Maxwell Maltz was a famous
cosmetic surgeon in the 1950s. He began to notice a strange pattern among his
patients. When Maltz performed an operation on patients – for example, on
correcting the nose – then he noticed that the patients took about 21 days to
get used to the new face. And when the patient’s arm or leg was amputated,
most patients felt phantom pains also for about 21 days, until they adjusted to
the new situation.
This experience made Maltz
remember his personal experience of getting used to changes and new
behavior. He realized that he also needed about 21 days to form a new
In 1960, Maltz published this
quote and other thoughts on behavior change in a book called Psycho-Cybernetics. The
book became a bestseller, and over 30 million copies were sold.
So, from that moment the myth
spread that for the creation of a new
habit 21 days are necessary. The myth was very believable because only 21 days
are necessary to change the life.
But the problem is that Maltz
just watched what was happening around him, and did not state this as a fact.
Moreover, he said that this is the “minimum amount of time” that was
necessary for a person to adapt to new changes.
So what is the correct answer? How
many days do we need to learn a new
Phillippa Lally, a researcher in
the health psychology at University College London published a study in
European Journal of Social Psychology about how long it takes to form a new
The study examined the habits of
96 people, and the study itself lasted for 12 weeks (84 days). During the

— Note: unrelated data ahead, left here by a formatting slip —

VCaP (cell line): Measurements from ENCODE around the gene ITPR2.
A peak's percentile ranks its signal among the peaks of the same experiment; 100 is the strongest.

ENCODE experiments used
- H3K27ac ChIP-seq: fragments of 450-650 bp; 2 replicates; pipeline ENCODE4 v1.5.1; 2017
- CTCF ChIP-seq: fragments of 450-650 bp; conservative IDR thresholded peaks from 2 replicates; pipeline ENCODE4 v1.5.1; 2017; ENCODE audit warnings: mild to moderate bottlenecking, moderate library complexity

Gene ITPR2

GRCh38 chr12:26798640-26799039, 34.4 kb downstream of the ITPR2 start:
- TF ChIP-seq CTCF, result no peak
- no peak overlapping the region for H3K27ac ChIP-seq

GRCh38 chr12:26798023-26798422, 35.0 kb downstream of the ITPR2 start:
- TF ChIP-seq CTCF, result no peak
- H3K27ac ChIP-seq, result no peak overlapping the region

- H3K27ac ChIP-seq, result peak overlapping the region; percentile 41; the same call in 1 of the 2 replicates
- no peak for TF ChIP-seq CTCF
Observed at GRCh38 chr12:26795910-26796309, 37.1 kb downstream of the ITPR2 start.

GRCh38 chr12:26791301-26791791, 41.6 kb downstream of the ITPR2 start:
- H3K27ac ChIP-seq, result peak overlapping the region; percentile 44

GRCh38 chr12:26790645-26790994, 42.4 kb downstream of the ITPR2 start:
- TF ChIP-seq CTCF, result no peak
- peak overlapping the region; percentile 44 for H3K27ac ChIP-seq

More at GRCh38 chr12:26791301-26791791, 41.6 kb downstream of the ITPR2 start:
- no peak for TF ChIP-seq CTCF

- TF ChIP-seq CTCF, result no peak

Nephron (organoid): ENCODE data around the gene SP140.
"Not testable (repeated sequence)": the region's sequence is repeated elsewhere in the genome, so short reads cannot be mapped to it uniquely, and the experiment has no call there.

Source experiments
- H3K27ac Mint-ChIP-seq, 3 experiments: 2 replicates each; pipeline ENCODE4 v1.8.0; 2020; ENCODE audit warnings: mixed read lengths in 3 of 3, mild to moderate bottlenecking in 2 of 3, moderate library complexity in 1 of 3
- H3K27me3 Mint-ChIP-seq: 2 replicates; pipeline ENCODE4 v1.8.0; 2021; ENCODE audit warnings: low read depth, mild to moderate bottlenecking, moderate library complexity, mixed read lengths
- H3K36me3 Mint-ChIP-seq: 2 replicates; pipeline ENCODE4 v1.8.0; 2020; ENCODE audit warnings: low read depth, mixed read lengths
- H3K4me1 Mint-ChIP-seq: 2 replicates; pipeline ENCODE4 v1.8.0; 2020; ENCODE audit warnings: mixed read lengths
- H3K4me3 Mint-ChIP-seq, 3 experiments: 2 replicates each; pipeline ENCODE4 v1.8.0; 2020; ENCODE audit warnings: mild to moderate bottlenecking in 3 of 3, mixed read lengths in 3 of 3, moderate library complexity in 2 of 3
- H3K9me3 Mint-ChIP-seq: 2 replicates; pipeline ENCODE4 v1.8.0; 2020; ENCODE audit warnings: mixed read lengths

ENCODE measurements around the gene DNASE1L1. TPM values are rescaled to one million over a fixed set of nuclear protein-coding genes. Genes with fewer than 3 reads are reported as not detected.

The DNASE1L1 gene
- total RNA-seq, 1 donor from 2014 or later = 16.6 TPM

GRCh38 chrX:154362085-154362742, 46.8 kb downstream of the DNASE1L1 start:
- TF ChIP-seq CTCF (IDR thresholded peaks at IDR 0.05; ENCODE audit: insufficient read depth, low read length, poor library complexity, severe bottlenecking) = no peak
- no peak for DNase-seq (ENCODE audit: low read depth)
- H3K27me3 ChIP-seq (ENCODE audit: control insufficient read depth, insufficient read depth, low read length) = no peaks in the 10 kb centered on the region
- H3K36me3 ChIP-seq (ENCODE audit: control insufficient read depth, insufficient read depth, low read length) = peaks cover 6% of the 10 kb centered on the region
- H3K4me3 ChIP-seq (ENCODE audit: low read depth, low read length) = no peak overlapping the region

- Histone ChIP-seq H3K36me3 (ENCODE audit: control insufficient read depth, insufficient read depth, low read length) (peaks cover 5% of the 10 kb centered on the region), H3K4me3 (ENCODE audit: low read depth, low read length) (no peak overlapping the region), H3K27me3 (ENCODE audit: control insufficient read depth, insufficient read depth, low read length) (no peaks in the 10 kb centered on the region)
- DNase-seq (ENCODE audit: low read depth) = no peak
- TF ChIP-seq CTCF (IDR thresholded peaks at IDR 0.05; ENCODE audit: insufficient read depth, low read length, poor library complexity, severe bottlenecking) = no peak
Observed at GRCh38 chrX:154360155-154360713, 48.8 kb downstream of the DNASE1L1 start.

study, participants chose themselves out of habit, which they planned to form
during the specified period. Some of the participants chose simple habits,
such as “drinking a bottle of water at dinner.” Others chose
more complex tasks, such as “regular 15-minute jogging before
dinner.” At the end of the 12th week, scientists analyzed the data to
determine how much time each person needed to go from the beginning of the
formation of a new behavior to the automation of this process.
On an average, for participants
who provided sufficient data, habit formation took 66 days. Of course,
figures can vary according to the nature of the person and the circumstances.
For example, those who simply had to
drink a glass of water after breakfast
reached the maximum automatism in about 20 days.
Those who got used to eating
fruit at dinner required at least twice as much time to create a habit.
Sometimes it can take a whole year.
The conclusion of the Lally’s
study is “it takes 18 to 254 days to form a habit.”
At the end it does not matter how
many days you need to learn a new habit, you will do it one way or another.